According to the operations as set forth above, a steady state (completion of an signal input) can be promptly obtained even when a video signal current is small.

In addition, the amount of the video signal current changes according to luminance. Therefore, it is not easy to control the level of the video signal voltage (precharge voltage) according to the aforementioned change in current. In order to realize this, a number of circuits are required. Accordingly, a layout area is increased, power consumption is increased or manufacturing yields are declined which leads to an increased cost. However, the invention makes it possible to control a level of the video signal voltage (precharge voltage) easily since the video signal voltage (precharge voltage) is supplied from the video voltage signal line 101 to each pixel with a dot sequential drive. Further, as the circuit configuration is simple, such problems can be avoided as an increased layout area, increased power consumption, declined manufacturing yields and increased cost.

According to the operations as set forth above, a video signal input to the pixels 109 aa to 109 ca in the first row is completed. Then, signals are inputted to the pixels 109 ab to 109 cb in the second row as in FIGS. 2 to 5. Similarly, video signals are inputted to the third and subsequent rows.

In this manner, in FIGS. 2 to 5, one horizontal period is divided into two, and a video signal voltage (precharge voltage) is inputted in the former half while a video signal current is inputted in the latter half. However, the invention is not limited to this.

For example, such operation flow can be employed as FIG. 2 FIG. 8FIG. 9 FIG. 5. That is, one horizontal period is not divided into the former half and the latter half corresponding to an input period of video signal voltages (precharge voltages) and an input period of video signal currents as shown in FIGS. 2 to 5, but instead, video signal currents may be sequentially inputted after the completion of an input of video signal voltages (precharge voltages) as shown in FIGS. 2, 8, 9 and 5. Accordingly, long period can be provided for inputting video signal currents. When a long period is provided for inputting video signal currents, signal current writing can be performed with enough time, therefore, an effect of variation of transistors can be further reduced.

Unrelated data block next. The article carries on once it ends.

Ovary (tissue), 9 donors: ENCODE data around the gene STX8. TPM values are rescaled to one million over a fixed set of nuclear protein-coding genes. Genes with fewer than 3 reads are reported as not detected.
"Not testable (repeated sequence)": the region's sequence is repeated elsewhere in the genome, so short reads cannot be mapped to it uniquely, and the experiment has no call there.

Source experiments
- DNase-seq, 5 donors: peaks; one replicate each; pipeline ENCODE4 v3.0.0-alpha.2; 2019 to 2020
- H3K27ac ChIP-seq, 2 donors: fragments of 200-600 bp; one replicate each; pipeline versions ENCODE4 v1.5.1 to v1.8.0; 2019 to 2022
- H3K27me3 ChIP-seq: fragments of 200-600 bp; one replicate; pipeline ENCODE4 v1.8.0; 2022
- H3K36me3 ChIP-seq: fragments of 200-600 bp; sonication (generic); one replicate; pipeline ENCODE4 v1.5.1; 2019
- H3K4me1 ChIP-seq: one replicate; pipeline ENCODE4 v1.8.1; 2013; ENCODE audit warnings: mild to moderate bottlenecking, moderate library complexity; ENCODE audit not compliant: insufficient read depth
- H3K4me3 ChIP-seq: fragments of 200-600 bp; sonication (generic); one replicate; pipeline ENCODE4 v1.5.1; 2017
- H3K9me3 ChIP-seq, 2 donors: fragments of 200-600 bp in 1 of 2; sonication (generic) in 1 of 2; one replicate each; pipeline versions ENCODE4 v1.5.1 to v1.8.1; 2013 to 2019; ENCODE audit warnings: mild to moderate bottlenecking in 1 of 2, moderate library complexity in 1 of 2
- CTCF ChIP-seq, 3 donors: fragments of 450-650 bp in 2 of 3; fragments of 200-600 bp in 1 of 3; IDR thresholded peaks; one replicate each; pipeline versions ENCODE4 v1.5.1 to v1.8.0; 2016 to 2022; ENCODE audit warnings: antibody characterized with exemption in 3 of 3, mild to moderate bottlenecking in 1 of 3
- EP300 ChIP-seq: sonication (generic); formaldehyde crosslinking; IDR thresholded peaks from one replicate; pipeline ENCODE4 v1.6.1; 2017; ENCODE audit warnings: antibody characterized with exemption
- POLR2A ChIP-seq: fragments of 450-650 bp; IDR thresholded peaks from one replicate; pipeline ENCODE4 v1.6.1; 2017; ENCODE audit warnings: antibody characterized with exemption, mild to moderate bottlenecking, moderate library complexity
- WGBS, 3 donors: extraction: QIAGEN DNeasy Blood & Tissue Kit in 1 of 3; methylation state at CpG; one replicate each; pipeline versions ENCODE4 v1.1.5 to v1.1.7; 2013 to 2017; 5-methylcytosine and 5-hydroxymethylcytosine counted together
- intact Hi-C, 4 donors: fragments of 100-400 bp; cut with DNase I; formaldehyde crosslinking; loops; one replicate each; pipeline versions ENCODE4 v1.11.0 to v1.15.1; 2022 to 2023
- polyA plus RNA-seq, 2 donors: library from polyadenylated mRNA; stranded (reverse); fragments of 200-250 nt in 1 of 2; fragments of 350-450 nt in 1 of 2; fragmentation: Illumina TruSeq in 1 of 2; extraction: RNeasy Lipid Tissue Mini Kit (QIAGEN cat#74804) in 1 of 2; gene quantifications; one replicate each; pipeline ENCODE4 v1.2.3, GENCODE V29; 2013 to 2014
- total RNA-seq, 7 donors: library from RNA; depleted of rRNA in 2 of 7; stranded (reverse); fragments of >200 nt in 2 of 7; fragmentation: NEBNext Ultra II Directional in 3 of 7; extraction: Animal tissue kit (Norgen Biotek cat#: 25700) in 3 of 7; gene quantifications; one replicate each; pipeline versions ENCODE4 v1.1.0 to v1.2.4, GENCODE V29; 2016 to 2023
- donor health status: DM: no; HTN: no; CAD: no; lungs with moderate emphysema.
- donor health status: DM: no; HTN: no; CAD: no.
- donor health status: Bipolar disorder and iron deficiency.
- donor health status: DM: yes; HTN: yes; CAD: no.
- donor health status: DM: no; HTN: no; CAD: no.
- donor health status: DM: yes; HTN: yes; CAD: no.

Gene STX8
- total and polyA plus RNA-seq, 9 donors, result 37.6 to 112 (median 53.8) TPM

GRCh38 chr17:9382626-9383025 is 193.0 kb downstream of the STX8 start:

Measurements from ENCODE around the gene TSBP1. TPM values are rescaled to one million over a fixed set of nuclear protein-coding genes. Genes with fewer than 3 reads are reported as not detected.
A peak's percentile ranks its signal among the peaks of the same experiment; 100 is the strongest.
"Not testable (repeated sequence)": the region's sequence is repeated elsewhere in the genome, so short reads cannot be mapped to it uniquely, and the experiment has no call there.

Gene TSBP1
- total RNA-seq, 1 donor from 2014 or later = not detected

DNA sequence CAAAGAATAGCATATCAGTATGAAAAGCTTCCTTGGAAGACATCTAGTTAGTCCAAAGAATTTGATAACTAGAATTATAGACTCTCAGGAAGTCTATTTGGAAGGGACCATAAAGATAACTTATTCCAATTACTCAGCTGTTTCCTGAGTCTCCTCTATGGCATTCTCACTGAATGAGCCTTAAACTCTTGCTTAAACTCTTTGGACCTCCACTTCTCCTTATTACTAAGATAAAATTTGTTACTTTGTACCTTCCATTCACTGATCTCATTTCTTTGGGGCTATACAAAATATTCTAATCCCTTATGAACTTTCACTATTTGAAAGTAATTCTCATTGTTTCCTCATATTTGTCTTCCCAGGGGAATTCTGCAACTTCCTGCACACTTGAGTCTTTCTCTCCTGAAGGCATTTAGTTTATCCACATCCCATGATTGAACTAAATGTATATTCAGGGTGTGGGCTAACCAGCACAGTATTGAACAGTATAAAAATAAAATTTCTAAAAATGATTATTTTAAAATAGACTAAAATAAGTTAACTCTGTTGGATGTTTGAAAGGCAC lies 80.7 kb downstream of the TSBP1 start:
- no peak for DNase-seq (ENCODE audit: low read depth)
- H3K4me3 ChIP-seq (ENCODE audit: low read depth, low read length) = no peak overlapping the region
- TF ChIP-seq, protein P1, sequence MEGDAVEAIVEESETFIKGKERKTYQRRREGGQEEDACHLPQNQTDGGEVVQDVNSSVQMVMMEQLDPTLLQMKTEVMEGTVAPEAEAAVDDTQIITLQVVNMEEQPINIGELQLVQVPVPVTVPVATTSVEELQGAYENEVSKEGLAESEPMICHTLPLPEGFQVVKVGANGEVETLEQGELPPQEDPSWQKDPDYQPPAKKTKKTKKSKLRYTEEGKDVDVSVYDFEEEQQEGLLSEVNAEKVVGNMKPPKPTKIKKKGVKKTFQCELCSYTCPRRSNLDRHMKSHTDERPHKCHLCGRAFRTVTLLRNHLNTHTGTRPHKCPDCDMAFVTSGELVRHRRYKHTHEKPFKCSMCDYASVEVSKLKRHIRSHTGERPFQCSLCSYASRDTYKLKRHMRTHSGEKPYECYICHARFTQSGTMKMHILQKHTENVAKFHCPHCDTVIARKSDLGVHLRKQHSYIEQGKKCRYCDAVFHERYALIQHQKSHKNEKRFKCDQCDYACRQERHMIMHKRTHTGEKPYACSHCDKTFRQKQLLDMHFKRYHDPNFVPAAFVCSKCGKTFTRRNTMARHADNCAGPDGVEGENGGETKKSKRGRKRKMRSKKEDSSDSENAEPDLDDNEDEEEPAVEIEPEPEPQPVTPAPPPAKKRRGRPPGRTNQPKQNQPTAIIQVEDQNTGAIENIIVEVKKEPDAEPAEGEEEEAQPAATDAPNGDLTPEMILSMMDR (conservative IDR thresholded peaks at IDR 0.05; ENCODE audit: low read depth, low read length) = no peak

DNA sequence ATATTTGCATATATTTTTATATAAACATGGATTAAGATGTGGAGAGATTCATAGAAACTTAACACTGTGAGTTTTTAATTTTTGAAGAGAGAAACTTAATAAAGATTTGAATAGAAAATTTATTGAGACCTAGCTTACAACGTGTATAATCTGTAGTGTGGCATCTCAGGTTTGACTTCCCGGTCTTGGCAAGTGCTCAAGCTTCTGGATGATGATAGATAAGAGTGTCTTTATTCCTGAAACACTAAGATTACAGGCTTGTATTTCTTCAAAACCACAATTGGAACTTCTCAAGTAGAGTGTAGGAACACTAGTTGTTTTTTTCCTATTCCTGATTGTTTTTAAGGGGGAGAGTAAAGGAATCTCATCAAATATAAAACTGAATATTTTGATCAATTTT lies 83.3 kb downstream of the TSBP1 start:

However, in that case, periods for inputting video signal currents differ between the case of inputting video signal currents from the earlier stages (the signal line 102 a, for example) and the case of inputting video signal currents from the latter stages (the signal line 102 c, for example). As a result, there might be a case where a sufficient steady state is not obtained with the short input period of video signal currents (the signal line 102 c, for example). Hereupon, video signal voltages or video signal currents may be inputted from the signal line 102 c in order, instead of constantly inputting them from the signal line 102 a in order. Such change of orders may be carried out per row or per fame period.

Note that FIG. 1 shows a configuration having only one video voltage signal line 101, however, the invention is not limited to this. As shown in FIG. 10, a plurality of video voltage signal lines 101 a and 101 b may be disposed, and video signal voltages (precharge voltages) may be inputted to the signal lines (102 a, 102 b, 102 c and the like) in a plurality of columns at the same time.

Note that FIG. 1 shows a configuration in which the video voltage signal line 101 is connected to the signal lines 102 a, 102 b and 102 c through the voltage control switches 104 a, 104 b and 104 c respectively, however, the invention is not limited to this. For example, as shown in FIG. 11, voltage memory circuits 1101 a and 1101 b may be respectively disposed between the voltage control switch 104 a and the signal line 102 a and between the voltage control switch 104 b and the signal line 102 b. The voltage memory circuits 1101 a and 1101 b each has a function to output an inputted voltage. It may also output a previously inputted voltage simultaneously with an input of a voltage at a certain level. By disposing such circuits, signal input timing can be made flexible.

Note that FIG. 1 shows a configuration having 4 rows×3 columns of pixels, however, the invention is not limited to this and an arbitrary number of pixels may be disposed.

Note also that FIG. 1 shows a configuration having three signal lines (the signal lines 102 a to 102 c), however, the invention is not limited to this and an arbitrary number of signal lines may be disposed.